5 Vital Ways to LOVE Your Heart More
Written by: Karen Azeez
During this time of year, we spend so much time thinking about how to warm the hearts of those we love – from wives and boyfriends, to kids, friends and parents. For many of us, this caretaking is a year-long habit. But if we – especially women – devote too much time caring for the hearts of others and ignore our own, we may face a host of problems – including heart disease.
In the United States, 1 in 4 women dies from heart disease. In fact, coronary heart disease (CHD)—the most common type of heart disease—is the #1 killer of both men and women in the United States.
I’d say that statistic alone is a good enough reason to put a little more focus on taking good care of your heart, wouldn’t you?
Try incorporating these 5 simple methods of self-care into your life today and let your heart know how much you really care.
#1 Quit Smoking – If you’re under 30, smoking is the biggest risk factor to heart disease. If you don’t smoke, don’t start. And if you do, take the first step towards quitting right now. Thankfully, there are many ways to give up this nasty habit: from gums and patches, to support groups and hypnosis. But, overall, the key to stopping is the willingness to take care of yourself – as you would for others. And while addictions are hard to quit, you’re worth the effort so stay the course.
#2 Exercise – Lack of physical activity is the #1 risk factor for those of you over 30. Experts recommend a minimum of 150 minutes of moderate exercise per week avoid heart disease. That’s just a bit over 20 minutes a day. So if you’re completely sedentary, you can start with a couple of 10-minute walks each day to get benefits. Once you feel comfortable, you can add time to your walks, or try something new like swimming, Zumba, cycling – anything that gets your heart pumping that you enjoy and will stick with!
#3 Eat Healthy – The traditional thinking on a heart-healthy diet has always been low fat, low salt. But, we now know there’s more to it. The type of fat matters, for example. So limit red meats and include a variety of mono and polyunsaturated fats from sources like nuts, fish, avocados and olives in your diet instead. There’s also new evidence that a diet high in refined sugars can raise triglycerides and bad cholesterol, leading to heart damage. Avoiding processed foods and sugary drinks can protect your heart too.
#4 Manage Stress – When you experience stress, your body release adrenaline, a hormone that temporarily causes your breathing and heart rate to speed up and your blood pressure to rise. When stress is constant, your body remains in high gear off and on for days or weeks at a time. Chronic stress also raises blood pressure and cortisol levels. If your life is filled with one crisis after another, then it may be time to ask for help, delegate some responsibilities and/or learn some easy calming techniques like breath work, meditation, yoga or tai chi.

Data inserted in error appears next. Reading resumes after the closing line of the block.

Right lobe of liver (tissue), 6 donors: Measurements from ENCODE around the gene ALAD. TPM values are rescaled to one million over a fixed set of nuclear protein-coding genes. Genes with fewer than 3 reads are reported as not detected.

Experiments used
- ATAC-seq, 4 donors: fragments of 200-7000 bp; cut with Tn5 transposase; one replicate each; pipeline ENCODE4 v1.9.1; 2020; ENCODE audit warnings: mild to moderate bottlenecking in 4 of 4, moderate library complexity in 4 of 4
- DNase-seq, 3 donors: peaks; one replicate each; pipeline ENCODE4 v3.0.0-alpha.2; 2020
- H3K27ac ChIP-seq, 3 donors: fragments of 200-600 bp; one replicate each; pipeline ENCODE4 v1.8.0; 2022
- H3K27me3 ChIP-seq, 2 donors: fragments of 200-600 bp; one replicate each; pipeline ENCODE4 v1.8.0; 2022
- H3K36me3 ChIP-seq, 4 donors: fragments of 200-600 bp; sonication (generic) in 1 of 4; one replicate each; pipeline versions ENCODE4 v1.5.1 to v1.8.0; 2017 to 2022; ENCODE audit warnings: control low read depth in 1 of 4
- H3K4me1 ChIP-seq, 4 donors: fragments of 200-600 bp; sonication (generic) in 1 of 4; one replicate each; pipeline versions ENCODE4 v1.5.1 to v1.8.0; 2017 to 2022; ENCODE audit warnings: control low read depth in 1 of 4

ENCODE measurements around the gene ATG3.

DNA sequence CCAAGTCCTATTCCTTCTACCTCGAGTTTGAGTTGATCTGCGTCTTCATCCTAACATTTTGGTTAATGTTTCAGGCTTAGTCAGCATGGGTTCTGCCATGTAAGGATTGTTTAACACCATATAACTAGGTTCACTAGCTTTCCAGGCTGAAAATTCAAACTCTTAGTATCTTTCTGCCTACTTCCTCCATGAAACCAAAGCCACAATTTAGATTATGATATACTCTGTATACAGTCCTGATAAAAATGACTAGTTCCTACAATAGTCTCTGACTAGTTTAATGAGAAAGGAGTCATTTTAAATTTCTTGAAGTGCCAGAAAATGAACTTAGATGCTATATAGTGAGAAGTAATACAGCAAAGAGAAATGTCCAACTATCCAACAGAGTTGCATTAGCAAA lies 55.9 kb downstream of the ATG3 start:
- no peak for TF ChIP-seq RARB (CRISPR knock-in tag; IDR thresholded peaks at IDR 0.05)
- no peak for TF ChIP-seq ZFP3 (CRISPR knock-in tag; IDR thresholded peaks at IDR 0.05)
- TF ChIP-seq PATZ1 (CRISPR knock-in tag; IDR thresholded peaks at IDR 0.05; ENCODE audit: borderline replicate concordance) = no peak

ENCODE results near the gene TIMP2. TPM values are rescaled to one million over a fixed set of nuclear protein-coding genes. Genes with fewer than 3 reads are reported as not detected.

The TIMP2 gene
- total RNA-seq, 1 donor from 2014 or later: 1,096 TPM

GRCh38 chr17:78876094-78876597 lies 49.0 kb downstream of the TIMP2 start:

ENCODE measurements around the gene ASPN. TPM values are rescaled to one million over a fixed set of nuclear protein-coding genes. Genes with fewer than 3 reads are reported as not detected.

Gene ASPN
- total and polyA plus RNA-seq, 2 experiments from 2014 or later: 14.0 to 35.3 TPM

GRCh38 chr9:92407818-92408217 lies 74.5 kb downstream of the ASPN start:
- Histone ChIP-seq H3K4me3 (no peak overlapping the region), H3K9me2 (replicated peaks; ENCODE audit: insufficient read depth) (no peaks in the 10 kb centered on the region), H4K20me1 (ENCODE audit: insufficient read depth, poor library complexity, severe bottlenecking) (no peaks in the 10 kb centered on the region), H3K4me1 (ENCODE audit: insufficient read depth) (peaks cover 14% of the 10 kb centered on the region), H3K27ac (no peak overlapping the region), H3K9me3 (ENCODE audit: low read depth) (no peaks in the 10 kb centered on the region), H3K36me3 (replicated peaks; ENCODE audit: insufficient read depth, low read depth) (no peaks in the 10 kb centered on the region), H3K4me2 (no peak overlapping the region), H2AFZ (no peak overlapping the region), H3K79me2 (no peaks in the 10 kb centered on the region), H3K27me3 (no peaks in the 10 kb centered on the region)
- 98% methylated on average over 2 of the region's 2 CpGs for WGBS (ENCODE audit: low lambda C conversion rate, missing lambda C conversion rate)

#5 Sleep Better -Inadequate sleep is not just an annoying fact of life. Studies have shown poor sleep has been linked to high blood pressure, atherosclerosis (clogging or hardening of the arteries), heart failure, heart attack, stroke, diabetes and obesity. If you stay up most of the night, toss and turn, wake up frequently or just feel fatigued in the morning, there are many minor adjustments you can make to improve your sleep, such as:
- cut back or eliminate caffeine (especially after 3pm)
- shut off electronics at least one hour before bedtime
- don’t consume large meals, spicy food or alcohol 2-3 hours before sleep
- de-clutter your bedroom
- try a warming bath before hitting the sheets
- read in bed
- use a sound/white noise machine
- install room-darkening shades
Keep trying until you find a solution that works, or check out the National Sleep Foundation for more information.
This Valentine’s Day, the best thing you can do for those you love is to make sure you stay healthy. So before you start thinking of other’s hearts, take care of your own.
Health Coach, Wellness Expert and Freelance Writer
at Well Beings
Karen Azeez is a health coach, wellness expert and freelance writer. Karen helps busy men and women incorporate simple lifestyle changes into their daily routine to address issues such as weight gain, insomnia, stress and digestion problems. Karen enjoys cooking healthy meals, hiking with her husband and border collie and watching way too many TV shows about wedding dress shopping.
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